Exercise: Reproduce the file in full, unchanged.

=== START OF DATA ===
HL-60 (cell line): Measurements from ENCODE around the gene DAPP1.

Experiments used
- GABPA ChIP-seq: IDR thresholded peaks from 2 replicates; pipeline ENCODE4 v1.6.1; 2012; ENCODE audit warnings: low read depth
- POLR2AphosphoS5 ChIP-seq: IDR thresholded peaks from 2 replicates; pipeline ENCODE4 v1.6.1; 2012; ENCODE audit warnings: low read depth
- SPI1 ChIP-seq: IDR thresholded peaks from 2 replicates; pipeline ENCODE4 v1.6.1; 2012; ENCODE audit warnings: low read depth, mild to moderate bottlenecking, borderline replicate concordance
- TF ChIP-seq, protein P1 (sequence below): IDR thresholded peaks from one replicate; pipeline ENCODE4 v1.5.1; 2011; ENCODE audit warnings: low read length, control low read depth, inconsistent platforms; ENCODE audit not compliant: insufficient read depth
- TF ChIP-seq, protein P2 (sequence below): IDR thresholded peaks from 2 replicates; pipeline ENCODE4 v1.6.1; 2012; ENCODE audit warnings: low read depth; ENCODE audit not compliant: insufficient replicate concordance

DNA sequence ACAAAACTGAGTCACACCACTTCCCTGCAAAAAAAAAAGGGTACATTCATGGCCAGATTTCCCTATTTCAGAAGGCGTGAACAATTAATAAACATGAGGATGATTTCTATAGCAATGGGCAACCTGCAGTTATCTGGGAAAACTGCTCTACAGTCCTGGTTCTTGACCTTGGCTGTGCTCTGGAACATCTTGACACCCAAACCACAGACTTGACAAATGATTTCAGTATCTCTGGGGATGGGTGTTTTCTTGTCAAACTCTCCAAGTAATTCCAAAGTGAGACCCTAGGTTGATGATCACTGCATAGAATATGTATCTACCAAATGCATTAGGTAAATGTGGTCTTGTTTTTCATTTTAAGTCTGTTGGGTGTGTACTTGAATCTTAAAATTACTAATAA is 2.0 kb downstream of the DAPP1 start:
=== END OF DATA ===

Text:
HL-60 (cell line): Measurements from ENCODE around the gene DAPP1.

Experiments used
- GABPA ChIP-seq: IDR thresholded peaks from 2 replicates; pipeline ENCODE4 v1.6.1; 2012; ENCODE audit warnings: low read depth
- POLR2AphosphoS5 ChIP-seq: IDR thresholded peaks from 2 replicates; pipeline ENCODE4 v1.6.1; 2012; ENCODE audit warnings: low read depth
- SPI1 ChIP-seq: IDR thresholded peaks from 2 replicates; pipeline ENCODE4 v1.6.1; 2012; ENCODE audit warnings: low read depth, mild to moderate bottlenecking, borderline replicate concordance
- TF ChIP-seq, protein P1 (sequence below): IDR thresholded peaks from one replicate; pipeline ENCODE4 v1.5.1; 2011; ENCODE audit warnings: low read length, control low read depth, inconsistent platforms; ENCODE audit not compliant: insufficient read depth
- TF ChIP-seq, protein P2 (sequence below): IDR thresholded peaks from 2 replicates; pipeline ENCODE4 v1.6.1; 2012; ENCODE audit warnings: low read depth; ENCODE audit not compliant: insufficient replicate concordance

DNA sequence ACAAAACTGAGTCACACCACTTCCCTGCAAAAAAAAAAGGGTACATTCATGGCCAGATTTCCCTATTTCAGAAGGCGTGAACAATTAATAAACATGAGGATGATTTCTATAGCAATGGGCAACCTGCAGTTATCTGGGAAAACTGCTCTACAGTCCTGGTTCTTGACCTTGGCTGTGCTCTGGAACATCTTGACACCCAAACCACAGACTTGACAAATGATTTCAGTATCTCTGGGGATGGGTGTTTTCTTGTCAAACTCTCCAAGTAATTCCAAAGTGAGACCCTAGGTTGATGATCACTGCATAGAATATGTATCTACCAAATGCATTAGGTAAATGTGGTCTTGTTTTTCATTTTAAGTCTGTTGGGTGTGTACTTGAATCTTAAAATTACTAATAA is 2.0 kb downstream of the DAPP1 start: